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Neighbors For Better Bike Lanes Files Lawsuit

March 7, 2011

Finally, the New York Post was right about something as far as bike lanes are concerned.

Transportation Nation is reporting that Neighbors for Better Bike Lanes has filed their lawsuit to have the two-way protected bike lane on Prospect Park West removed.  This is deeply disturbing, and if their lawsuit gains any traction it will have a terrible effect on bike lanes from here to the Bronx and back again.

Thankfully, Andrea Bernstein counters the claim from NBBL that the traffic calming project was installed without community input, writing, “It was approved by the local community board before it was installed.”  That’s succinct enough for my taste.  I do, however, find it very illustrative of this entire “controversy” that this lawsuit was filed just a few days before a giant public hearing on the subject.  Instead of waiting their turn to speak, NBBL jumped the line in the biggest possible way, filing this before the community got one more chance to weigh in on the subject.

More info as it comes, but I believe this makes the meeting on Thursday, and your attendance and letters of support to Community Board Six, even more crucial.

Expect a media pile-on on Tuesday, including pieces in the Times and Post and another CBS2 hit job, but you can already see the seeds that have been planted in the coverage so far, even when it’s not specifically about this lawsuit.  Today, the Post blasted plans for bike lanes and traffic calming measures in Cobble Hill, and those bike lanes most likely won’t even be separated ones like on PPW, but rather just green paint and stripes, as already exists on a few streets in that neighborhood.  Bike lanes will only be as good as the network that connects them all, and if NBBL succeeds on PPW, then nothing is off limits.

Be there on Thursday.

UPDATE: Here’s the expected Marcia Kramer Kramer CBS2 piece.  Kramer’s piece offers little insight into the substance of the lawsuit, speaks to no residents who favor the bike lane, and is itself mostly a PR piece for NBBL.  It’s interesting to me that NBBL is claiming that the two-way bike lane is dangerous to seniors and others who might be at risk for being hit by a bike, yet Marcia Kramer ends her segment by walking down the middle of it without a scratch.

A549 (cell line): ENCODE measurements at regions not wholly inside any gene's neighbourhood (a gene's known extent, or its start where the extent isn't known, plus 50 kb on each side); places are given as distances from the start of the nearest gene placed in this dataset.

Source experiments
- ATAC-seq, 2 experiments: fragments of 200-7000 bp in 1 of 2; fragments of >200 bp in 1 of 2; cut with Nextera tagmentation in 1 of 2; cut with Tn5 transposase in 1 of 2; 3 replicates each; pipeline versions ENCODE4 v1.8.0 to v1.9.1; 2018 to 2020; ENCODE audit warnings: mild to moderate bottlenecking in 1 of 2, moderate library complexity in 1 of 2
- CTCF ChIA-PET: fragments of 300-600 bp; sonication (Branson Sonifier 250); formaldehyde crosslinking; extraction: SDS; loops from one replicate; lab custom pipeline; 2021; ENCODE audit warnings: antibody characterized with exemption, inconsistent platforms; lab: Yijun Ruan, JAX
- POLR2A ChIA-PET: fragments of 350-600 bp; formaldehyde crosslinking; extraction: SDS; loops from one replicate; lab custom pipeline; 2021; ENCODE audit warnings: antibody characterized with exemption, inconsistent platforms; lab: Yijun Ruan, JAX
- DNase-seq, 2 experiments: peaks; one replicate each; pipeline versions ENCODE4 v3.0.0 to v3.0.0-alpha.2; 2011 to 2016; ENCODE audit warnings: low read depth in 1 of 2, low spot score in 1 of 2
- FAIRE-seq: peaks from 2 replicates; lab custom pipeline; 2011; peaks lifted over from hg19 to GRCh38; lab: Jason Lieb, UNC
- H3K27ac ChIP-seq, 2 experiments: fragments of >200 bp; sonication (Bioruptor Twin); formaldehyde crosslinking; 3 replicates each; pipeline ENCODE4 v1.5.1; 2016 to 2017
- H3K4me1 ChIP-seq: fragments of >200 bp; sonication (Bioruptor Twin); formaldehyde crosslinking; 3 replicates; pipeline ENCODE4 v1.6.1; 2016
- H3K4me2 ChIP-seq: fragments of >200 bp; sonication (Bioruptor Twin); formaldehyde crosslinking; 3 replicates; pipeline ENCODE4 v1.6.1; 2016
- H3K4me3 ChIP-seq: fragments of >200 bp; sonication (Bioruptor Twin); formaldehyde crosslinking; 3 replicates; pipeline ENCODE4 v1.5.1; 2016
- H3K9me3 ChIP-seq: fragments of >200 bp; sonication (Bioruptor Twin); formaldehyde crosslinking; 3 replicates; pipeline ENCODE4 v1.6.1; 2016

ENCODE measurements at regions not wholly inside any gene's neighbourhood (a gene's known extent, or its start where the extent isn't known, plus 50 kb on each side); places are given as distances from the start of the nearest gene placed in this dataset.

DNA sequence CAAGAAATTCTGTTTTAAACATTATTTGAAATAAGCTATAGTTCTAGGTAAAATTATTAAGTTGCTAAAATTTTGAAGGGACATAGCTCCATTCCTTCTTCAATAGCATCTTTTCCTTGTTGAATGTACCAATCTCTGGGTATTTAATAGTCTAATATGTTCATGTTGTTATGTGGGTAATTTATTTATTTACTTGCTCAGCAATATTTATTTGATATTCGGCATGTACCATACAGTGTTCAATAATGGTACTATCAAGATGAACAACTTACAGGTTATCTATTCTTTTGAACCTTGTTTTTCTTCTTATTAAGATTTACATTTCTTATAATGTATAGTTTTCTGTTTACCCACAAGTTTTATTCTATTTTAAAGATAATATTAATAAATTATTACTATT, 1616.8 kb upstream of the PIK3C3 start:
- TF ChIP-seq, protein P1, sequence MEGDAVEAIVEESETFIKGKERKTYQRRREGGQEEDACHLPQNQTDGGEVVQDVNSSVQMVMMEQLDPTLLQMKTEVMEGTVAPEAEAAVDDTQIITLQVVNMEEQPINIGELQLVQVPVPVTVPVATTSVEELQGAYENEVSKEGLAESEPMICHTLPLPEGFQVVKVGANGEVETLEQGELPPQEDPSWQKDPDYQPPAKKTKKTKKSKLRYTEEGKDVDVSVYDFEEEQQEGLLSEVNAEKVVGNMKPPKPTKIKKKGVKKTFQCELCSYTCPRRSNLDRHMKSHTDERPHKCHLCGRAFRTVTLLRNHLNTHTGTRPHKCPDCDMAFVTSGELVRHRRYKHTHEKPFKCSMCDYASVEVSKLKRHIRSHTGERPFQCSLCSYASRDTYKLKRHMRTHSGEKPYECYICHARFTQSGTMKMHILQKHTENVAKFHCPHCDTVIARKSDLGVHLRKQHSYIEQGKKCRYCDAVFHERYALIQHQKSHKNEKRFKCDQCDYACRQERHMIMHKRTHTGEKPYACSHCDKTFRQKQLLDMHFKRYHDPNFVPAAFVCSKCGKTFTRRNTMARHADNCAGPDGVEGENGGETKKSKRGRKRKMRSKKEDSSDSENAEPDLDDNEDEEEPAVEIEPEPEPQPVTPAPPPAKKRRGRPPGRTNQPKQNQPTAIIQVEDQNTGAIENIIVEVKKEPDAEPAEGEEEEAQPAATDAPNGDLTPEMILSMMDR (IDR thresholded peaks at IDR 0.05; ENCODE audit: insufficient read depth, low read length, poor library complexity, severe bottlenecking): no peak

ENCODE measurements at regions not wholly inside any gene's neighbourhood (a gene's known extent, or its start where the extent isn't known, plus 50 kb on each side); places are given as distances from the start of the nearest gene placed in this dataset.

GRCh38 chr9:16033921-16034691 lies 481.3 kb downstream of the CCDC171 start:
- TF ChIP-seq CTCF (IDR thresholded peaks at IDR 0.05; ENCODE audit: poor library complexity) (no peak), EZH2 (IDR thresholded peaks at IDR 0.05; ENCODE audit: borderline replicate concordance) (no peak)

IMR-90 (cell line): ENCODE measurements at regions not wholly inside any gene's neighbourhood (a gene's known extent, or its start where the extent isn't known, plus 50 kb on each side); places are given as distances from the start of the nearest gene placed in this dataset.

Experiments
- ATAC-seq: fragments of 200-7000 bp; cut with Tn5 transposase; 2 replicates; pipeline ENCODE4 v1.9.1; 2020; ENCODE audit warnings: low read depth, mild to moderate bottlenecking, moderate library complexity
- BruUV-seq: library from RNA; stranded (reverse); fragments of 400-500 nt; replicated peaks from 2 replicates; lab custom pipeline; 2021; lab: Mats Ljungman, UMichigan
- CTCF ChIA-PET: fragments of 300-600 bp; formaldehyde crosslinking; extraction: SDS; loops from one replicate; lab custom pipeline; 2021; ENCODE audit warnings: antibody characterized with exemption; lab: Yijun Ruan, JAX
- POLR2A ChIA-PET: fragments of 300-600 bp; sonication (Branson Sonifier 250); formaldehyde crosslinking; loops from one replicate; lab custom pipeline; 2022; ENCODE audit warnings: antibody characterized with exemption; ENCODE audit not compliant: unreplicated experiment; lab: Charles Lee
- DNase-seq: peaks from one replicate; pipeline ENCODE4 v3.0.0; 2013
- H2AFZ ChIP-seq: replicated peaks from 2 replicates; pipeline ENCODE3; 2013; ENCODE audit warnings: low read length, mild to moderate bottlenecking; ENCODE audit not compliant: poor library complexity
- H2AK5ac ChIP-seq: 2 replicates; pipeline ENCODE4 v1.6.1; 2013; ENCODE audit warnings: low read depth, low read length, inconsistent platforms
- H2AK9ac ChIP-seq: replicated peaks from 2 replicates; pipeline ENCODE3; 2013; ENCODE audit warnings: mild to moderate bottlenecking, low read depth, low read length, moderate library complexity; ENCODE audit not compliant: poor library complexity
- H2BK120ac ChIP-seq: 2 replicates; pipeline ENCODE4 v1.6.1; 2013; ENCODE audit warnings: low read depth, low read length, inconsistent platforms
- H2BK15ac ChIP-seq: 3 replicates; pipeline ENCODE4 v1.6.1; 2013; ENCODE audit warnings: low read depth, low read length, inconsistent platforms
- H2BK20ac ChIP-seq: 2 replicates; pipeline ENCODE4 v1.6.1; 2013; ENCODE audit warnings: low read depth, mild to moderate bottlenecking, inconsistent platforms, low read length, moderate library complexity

The Park Slope Patch’s Kristen Brown has a story on the lawsuit.  I’m quoted at the end.  Louise Hainline is quoted pushing NBBL’s call to move the bike lane into the park, which really means losing the traffic calming benefits of the design.  She says that “a park-based route is both safer and more acceptable and more pleasant.”  Safer for whom?  I’m happy to invite Louise to meet me at Grand Army Plaza at 1 AM any night of the week.  She can borrow my bike and take it through the park if she wants, but there’s no way I’d want to go into the park after dark.  It’s not pleasant at all.

And here’s the New York Times article on the lawsuit.  It’s by Michael Grynbaum, who wrote this weekend’s piece on Sadik-Khan.  At least he mentions Chuck Schumer in this one:

The lawsuit, filed by a group with close ties to Iris Weinshall, the city’s transportation commissioner from 2000 to 2007 and the wife of Senator Charles E. Schumer, accuses the Transportation Department of misleading residents about the benefits of the lane, cherry-picking statistics on safety improvements and collaborating with bicycle activists to quash community opposition.

The opponents are being represented pro bono by Jim Walden, a lawyer at the firm Gibson Dunn and a contributor to the 2010 campaign of Mr. Schumer.

If you have news or updates, please leave them in the comments.

  1. Michele Finley permalink
    March 7, 2011 9:50 pm

    I’m a “senior” and a protected bike lane, such as the one on PPW, is the only place I feel I can ride safely. I have been doored three times, twice on 7th Avenue and once on Union Street and it’s a relief to have a safe space.

  2. will permalink
    March 9, 2011 9:10 pm

    There were a couple of people with a camera-type thing pointing it at bikes yesterday and today when I was coming home on the bike lane (about 5 ish). It could have been to measure speed, log me, or something else. I thought that perhaps they were gathering info for the case? One argument against the lane could be that no one uses it (on cold afternoons in March).

  3. March 9, 2011 10:09 pm

    I know there’s a camera in the third floor window of 14 PPW, but I’ve never heard of this before. Not sure what it could be, but perhaps it was media? Given the news, maybe a network or someone else was getting b-roll.

    The argument that no one uses the bike lane is not really the point. This was also a traffic calming project, and driver behavior is not contingent upon whether or not there are bikes in the bike lane. Even if no one ever biked again, I’d say that slower traffic speeds and shorter crossings for pedestrians are worth the occasional empty bike lane.

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